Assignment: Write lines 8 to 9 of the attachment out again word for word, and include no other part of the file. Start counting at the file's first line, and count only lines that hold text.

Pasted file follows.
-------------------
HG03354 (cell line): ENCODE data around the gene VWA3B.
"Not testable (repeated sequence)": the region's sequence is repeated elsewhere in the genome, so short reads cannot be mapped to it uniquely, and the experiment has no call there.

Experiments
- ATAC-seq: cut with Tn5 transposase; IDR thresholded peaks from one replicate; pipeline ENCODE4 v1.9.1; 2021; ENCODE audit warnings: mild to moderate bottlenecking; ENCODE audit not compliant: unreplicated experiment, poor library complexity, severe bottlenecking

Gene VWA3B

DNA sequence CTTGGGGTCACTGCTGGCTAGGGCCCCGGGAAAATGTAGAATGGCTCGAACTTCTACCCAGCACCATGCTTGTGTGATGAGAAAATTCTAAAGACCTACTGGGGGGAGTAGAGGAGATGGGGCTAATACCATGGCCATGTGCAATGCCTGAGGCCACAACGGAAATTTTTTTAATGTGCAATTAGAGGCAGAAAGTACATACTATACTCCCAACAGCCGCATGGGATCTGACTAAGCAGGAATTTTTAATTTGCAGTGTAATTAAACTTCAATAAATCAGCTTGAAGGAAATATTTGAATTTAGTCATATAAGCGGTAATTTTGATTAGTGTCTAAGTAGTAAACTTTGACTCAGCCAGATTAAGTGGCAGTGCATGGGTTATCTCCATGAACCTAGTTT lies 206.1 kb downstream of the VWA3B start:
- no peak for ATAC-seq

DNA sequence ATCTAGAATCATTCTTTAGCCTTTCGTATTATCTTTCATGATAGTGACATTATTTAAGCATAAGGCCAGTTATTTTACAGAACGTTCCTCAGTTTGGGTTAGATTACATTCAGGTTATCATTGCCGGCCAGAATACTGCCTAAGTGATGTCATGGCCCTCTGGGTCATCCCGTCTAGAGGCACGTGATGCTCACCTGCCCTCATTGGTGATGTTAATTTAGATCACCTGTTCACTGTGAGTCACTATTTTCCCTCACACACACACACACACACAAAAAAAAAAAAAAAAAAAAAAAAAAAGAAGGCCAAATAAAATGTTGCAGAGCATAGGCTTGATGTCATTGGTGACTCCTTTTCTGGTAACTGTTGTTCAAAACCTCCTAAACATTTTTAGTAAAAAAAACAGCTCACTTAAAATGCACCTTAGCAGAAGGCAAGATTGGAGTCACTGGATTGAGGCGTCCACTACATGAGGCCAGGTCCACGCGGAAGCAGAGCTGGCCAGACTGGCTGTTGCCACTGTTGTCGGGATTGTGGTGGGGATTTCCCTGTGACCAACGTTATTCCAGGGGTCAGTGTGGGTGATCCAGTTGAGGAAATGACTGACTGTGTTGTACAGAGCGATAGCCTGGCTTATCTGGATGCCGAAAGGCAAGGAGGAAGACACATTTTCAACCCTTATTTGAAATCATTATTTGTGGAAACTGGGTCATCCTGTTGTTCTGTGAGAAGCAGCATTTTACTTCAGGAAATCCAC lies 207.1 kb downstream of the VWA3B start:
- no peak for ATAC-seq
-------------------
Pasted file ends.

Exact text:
DNA sequence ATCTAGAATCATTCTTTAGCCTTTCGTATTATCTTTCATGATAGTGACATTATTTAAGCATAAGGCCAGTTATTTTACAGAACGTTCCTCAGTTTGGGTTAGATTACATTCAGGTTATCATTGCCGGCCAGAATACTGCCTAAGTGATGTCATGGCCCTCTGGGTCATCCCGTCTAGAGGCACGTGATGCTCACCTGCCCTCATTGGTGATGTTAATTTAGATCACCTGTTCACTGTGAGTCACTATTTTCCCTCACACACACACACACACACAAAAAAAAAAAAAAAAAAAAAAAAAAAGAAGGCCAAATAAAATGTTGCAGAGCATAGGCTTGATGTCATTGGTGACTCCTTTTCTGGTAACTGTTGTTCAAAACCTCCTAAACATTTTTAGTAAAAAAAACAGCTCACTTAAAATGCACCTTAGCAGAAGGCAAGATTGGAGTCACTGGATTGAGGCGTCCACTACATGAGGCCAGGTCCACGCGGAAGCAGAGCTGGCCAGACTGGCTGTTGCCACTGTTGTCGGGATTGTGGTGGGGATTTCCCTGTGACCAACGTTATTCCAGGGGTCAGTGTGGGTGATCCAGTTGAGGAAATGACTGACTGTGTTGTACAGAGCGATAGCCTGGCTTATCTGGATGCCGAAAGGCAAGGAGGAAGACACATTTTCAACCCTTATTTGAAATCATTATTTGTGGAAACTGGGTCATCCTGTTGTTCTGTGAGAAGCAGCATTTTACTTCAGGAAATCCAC lies 207.1 kb downstream of the VWA3B start:
- no peak for ATAC-seq